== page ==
Scully takes a photograph belonging to Chapman, which Mulder has retrieved for her, to the Bureau’s labs. A signature on it is compared to a modern one on a report, and an expert determines that the recent one is indeed a forgery. The photograph was developed and framed for Chapman by Lawrence back in the 1940s and the lab technicians discover a fingerprint they believe belongs to the developer, however, the print doesn’t match those of Lawrence in the current database. Mulder and Scully compare notes once again with Scully revealing the inconsistencies she has discovered. Mulder in turn tells her that he has discovered that the man claiming to be John Lawrence is indeed Carl Beverly. Scully believes she has one more lead to follow up on, but Mulder tells her not to worry about it.
The next day the pair meet at the office where Mulder informs Scully that Beverly himself has vanished, a no-show at all his scheduled appointments, and was last seen getting into a car with two Men in Black. Disheartened, he tells her how he had hoped the story was real, convinced himself it was a hoax, but is now unsure what to think. Scully, however, has one last trick up her powder blue sleeve. To Mulder’s astonishment, she produces a set of authentic John Lawrence case files from the 1940s, and explains how an ex-Navy captain friend of her father’s took up the hunt for Flight 19 as a “post-retirement hobby”. He had been happy to hand over his research so Scully could expose the fraud. I couldn’t help but be reminded of Scully’s talk with Commander Johannsen about the Zeus Faber in “Piper Maru”, and wonder how many other friends of Scully’s father have interesting information that could help our agents out! Mulder is convinced there is even more to the story than they have found. The hoax was too easy to uncover yet all the witnesses have vanished, and so he becomes convinced the pair have once more been led on a wild goose chase. In true Mulder style, he theorizes that the whole charade was designed to discredit anyone else who might claim to be John Lawrence or a Flight 19 pilot. After this media debacle, another person making the same claim would simply be laughed at. Scully wonders why he thinks that and he guesses that the real John Lawrence is indeed back and needs to be kept quiet.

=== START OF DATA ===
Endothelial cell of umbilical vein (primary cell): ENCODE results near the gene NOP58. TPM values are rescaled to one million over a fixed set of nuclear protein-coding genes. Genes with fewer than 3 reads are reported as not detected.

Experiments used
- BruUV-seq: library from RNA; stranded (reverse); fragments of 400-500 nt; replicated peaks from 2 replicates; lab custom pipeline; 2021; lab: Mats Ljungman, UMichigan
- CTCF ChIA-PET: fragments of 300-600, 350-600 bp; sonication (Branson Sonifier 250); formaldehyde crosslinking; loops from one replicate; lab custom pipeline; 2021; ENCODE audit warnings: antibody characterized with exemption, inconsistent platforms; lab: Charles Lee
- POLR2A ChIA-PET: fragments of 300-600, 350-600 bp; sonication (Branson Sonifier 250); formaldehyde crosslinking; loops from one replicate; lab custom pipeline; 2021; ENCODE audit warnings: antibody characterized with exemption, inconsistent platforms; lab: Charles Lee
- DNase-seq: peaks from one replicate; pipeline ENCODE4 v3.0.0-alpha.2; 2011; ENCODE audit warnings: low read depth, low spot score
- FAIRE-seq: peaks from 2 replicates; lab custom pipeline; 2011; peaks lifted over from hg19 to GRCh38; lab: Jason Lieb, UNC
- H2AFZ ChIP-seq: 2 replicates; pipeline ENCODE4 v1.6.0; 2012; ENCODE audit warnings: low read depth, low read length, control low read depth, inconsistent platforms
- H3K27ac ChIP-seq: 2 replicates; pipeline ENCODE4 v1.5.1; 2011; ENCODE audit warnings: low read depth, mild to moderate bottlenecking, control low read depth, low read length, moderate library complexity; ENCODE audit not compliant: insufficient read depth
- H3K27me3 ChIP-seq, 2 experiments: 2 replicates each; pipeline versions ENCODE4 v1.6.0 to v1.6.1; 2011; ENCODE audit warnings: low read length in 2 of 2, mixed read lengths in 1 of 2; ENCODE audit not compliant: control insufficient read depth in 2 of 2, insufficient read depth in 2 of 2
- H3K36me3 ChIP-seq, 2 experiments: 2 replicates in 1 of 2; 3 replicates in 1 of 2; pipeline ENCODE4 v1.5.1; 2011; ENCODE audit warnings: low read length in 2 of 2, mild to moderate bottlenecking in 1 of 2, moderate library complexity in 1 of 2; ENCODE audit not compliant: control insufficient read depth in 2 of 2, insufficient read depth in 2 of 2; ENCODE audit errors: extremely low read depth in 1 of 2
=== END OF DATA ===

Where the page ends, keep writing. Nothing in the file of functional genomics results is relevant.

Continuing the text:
The issue wraps with Scully typing up her report. In it she comes to understand that Mulder’s interest in the case stems from his own sense of hope. If Lawrence could be returned at the same age he was when he disappeared, then maybe the same could be true for Samantha and she could one day be allowed to “experience the childhood of which she was robbed." As Scully concludes her report, we cut to the Cigarette Smoking Man speaking to the real crew of Flight 19, all as young as they were the day they disappeared. After thanking them for their patience, he turns to an assistant who asks when the men can be allowed to return home. The Smoking Man simply scoffs and replies that the pilots “can never be allowed to leave."
I love this issue because it feels so very, very X-Files. Nothing is as it seems, but in a wholly different way to the way we *thought* was wrong in the first place. The final reveal that comes just a few panels from the end is clever and does what all good X-Files do, posing more questions than were ever answered. How did the men return, where have they been, and where are they now? Scully’s report also adds more level to the story, tying the events in neatly with the wider mythology and adding a deeper emotional level for Mulder and herself. The linking of real-world events with X-Files mythology is something the show always did well and this issue is no exception.